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Privacy and Confidentiality | Massachusetts Residents' Data & Legal Practitioners’ Vigilance

By Lorianne Maria Sainsbury-Wong posted Mon March 09,2015 12:39 AM


Increasing accounts of security breaches nationwide render it a prudent and obligatory course of action that high-risk data compliance dominate law firm protocol.  Regardless of the size and staffing, law firms are not immune to security risks, despite daily safeguards consistently observed as a matter of practice in protecting client confidentiality and privacy. Massachusetts General Laws c. 93H  governs Massachusetts persons and agencies that own, license, receive, store, maintain, process or otherwise have access to personally identifiable information (PII) of Massachusetts consumers.  The law and its implementing regulations at 201 CMR 17.00 et seq. (, moreover, expand existing professional ethical obligations that legal practitioners routinely maintain during the course of representing a Massachusetts client, including third-party vendor relationships.

Not only does Chapter 93H mandate the safeguarding of a resident's PII - wherever the legal practice is located - it incorporates relevant federal and other laws which address PII protocol.  As a result, the state definition of what is considered PII necessarily encompasses and extends to other high-risk data. Many law firms, therefore, whose businesses may not be subjected to duties under the Health Insurance Portability and Accountability Act (HIPAA)or Health Information Technology for Economic and Clinical Health (HITECH) have opted to voluntarily comply with HIPAA | HITECH to ensure the privacy of clients’ high-risk data, even though they are neither HIPAA | HITECH covered-entities nor business associates.  Best business practices would dictate advancing state compliance obligations to clients by adopting, to the extent feasible if not a HIPAA | HITECH entity, the more stringent federal standards.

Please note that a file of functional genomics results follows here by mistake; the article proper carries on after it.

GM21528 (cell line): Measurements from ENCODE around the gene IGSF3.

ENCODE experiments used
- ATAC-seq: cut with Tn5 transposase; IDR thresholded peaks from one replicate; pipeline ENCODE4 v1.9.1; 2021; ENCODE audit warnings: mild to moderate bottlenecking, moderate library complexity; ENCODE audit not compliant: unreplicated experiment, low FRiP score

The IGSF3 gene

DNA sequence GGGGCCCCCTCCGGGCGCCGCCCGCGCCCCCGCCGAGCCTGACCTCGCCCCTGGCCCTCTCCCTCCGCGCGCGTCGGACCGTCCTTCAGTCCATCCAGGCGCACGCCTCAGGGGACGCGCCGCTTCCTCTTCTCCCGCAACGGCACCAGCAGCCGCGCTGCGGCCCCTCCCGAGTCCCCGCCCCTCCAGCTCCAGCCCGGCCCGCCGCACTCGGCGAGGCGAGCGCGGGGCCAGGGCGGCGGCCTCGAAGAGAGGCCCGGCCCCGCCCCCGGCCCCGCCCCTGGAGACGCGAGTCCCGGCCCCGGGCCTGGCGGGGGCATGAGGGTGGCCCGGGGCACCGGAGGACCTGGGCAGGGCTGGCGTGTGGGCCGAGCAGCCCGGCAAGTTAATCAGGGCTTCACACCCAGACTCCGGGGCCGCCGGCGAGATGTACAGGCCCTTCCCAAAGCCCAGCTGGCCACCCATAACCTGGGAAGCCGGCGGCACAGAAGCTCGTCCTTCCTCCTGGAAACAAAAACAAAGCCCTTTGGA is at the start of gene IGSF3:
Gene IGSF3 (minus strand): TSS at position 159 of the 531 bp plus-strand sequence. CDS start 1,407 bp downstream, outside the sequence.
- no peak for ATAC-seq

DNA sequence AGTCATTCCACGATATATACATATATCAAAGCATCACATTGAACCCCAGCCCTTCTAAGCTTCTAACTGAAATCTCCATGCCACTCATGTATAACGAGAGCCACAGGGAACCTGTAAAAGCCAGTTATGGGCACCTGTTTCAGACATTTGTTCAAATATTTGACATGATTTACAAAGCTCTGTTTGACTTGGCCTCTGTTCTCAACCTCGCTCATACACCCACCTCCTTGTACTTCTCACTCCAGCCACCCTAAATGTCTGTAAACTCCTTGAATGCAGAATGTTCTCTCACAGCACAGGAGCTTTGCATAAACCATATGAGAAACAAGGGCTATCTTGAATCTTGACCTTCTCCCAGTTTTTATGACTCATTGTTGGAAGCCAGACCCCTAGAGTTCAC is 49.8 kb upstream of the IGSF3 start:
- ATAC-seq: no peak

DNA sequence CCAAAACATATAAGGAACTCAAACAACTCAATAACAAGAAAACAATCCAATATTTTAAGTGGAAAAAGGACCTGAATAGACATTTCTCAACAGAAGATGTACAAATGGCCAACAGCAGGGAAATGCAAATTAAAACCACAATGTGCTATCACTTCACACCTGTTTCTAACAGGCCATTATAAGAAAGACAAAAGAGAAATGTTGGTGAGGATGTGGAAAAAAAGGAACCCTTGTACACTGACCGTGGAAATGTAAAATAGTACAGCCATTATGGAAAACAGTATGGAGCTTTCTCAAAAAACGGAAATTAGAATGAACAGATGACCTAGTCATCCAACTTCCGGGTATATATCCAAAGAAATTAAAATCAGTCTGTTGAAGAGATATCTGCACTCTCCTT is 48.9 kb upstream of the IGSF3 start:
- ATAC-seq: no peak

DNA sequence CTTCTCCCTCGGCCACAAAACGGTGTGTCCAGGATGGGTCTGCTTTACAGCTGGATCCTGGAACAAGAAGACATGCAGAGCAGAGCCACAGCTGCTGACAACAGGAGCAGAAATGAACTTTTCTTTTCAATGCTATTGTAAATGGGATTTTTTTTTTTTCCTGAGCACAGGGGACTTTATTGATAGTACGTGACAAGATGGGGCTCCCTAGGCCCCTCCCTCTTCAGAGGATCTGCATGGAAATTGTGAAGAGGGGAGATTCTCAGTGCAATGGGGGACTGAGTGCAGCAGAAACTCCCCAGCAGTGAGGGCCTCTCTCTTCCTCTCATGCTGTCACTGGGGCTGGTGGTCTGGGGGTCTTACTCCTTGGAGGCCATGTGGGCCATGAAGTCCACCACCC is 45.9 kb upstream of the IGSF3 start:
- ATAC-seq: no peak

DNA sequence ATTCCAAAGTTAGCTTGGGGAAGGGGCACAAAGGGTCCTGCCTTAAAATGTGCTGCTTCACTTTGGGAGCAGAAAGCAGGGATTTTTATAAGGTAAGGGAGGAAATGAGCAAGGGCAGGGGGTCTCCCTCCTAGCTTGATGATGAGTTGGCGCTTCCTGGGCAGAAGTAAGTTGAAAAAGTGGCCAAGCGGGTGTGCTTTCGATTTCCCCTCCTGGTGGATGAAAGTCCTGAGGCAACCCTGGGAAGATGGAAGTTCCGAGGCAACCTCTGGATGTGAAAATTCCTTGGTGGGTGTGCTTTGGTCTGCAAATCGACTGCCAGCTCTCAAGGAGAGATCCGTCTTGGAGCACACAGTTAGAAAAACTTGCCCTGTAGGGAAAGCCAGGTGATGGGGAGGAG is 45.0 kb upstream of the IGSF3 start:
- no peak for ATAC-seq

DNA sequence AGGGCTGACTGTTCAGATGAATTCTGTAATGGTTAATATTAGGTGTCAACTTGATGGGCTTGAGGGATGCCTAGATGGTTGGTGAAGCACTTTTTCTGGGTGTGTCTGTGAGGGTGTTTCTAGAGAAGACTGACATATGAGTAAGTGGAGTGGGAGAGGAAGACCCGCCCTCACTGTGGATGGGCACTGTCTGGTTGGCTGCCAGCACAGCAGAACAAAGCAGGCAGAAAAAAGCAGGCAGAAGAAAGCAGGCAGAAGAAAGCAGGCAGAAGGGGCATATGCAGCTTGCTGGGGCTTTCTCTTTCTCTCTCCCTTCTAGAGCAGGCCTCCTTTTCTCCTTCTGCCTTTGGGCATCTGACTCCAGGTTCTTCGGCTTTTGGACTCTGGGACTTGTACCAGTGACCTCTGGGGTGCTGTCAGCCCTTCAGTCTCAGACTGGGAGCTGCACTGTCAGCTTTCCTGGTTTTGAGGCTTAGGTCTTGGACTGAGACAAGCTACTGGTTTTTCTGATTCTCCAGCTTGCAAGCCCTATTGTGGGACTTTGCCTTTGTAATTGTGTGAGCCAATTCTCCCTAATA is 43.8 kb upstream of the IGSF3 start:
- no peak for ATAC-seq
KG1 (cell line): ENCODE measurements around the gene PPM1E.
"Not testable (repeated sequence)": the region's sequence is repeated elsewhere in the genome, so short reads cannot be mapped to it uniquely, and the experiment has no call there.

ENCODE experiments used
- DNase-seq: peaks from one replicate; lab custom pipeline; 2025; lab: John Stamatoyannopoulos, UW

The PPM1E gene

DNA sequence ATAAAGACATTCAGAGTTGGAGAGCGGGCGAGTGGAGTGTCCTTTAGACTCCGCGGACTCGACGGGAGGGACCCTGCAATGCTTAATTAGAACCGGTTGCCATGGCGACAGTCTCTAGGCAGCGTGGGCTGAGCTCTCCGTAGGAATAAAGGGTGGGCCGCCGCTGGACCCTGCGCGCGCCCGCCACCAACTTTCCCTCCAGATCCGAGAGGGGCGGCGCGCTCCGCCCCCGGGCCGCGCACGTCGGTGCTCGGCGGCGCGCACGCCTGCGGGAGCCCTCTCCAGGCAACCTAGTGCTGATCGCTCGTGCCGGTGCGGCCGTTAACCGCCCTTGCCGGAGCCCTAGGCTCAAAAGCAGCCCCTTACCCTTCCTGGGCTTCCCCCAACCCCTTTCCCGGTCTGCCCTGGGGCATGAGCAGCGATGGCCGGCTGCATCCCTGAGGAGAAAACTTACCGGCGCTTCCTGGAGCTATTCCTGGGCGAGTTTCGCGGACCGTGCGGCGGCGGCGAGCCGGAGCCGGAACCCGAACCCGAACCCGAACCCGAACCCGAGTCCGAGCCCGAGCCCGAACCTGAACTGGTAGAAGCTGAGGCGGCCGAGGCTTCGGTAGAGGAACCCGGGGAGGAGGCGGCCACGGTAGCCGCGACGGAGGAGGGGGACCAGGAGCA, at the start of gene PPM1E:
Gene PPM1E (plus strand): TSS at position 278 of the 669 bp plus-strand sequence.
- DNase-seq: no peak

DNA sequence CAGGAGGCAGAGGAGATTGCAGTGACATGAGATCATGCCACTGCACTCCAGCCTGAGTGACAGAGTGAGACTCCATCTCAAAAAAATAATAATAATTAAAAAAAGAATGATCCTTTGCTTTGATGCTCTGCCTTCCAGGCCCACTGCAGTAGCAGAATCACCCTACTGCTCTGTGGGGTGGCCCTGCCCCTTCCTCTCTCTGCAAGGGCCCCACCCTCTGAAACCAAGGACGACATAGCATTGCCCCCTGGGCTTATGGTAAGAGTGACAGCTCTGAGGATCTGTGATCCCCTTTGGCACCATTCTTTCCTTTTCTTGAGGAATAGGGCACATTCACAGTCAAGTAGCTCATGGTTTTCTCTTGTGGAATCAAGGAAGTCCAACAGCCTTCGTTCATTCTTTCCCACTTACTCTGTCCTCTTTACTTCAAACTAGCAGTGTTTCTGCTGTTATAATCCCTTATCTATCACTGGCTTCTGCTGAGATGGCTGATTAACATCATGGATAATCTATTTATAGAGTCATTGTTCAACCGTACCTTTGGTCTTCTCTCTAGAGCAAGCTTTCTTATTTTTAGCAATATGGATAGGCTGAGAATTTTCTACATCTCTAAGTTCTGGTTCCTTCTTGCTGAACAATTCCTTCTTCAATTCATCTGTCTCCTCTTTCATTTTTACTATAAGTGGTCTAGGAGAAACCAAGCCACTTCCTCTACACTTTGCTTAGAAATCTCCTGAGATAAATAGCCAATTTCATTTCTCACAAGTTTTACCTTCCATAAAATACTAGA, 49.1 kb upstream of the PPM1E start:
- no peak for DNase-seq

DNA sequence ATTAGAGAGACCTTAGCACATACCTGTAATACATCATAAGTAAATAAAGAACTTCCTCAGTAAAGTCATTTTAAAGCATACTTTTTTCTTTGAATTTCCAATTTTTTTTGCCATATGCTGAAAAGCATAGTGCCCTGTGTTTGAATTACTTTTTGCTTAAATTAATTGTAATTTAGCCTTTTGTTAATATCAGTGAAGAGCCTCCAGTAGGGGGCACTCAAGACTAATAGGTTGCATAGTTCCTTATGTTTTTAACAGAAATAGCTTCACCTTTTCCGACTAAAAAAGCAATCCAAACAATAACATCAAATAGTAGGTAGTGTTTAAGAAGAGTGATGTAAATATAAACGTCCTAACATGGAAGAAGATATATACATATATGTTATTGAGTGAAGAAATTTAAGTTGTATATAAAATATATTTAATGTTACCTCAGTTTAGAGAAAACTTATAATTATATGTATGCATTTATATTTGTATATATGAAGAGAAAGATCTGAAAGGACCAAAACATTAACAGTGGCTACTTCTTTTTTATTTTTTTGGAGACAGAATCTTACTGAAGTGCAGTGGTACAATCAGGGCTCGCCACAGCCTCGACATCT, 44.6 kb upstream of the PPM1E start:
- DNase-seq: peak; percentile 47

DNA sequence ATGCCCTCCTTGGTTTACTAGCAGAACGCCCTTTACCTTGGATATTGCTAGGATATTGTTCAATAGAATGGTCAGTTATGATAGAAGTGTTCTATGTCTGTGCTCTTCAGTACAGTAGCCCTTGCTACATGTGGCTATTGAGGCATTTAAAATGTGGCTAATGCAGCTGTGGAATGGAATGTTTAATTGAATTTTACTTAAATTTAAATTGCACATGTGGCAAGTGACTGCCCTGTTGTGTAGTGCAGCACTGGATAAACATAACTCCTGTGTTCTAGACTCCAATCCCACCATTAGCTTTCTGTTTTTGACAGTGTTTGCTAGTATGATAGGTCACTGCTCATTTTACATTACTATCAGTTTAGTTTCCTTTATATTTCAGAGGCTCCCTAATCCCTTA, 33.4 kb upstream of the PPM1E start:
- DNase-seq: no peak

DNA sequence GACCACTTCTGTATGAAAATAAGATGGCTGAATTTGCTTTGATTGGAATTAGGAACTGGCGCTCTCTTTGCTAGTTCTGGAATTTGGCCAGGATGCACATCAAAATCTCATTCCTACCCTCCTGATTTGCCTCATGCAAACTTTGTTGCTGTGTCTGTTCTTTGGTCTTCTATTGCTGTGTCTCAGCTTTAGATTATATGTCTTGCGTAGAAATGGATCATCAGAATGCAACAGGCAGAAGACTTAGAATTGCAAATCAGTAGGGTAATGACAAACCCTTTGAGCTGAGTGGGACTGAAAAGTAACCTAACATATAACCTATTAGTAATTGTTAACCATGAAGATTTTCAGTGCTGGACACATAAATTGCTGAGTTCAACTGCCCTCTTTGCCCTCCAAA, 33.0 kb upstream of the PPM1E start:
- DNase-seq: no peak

The 2014 MBA Health Law Section Annual Conference addressed protected health data, personal information, and social media as it relates to legal practitioners and office management.  In addition, during the 2014-2015 term, the MBA Health Law Section has been honored to engage with outstanding presenters at Health Law Section Council meetings and at Health Law Section CLEs, including a brown bag luncheon, which included developments from Nixon and Peabody’s Providence Office.  Details and access information concerning the December 15, 2014 brown bag luncheon, “HIPAA Compliance 101” can be found at [You may view the 2014 Health Law Section Annual Conference by accessing your MBA on demand programs at MyBarAccess | Member Options:]  Further, my reflections from these outstanding MBA events, together with my additional knowledge and experience, are incorporated into a presentation, entitled “Confidentiality and Privacy, Protecting Consumers’ Healthcare Data under Massachusetts and federal laws.” Here is a link:  

Social media and cyber liability will be included in our upcoming June 12, 2015 Health Law Section Annual Conference at the Massachusetts Bar Association’s Boston OfficeMatters of high-risk client data and duties to safeguard it warrant continued analysis and dialogue among legal practitioners in the Commonwealth and/or those who practice in other state jurisdictions but who have at least one Massachusetts resident as a client.  If you or your staff have suggestions or recommendations regarding this upcoming conference, please feel free to contact any of the MBA Health Law Section Council Members, who are identified here:

Your continued interest and support of the MBA Health Law Section is a valuable and much appreciated contribution to our efficacy in the health law context. 
Lorianne M. Sainsbury-Wong
MBA Health Law Section, Chair

Health Law Advocates, Inc.
Litigation Director & Compliance Atty.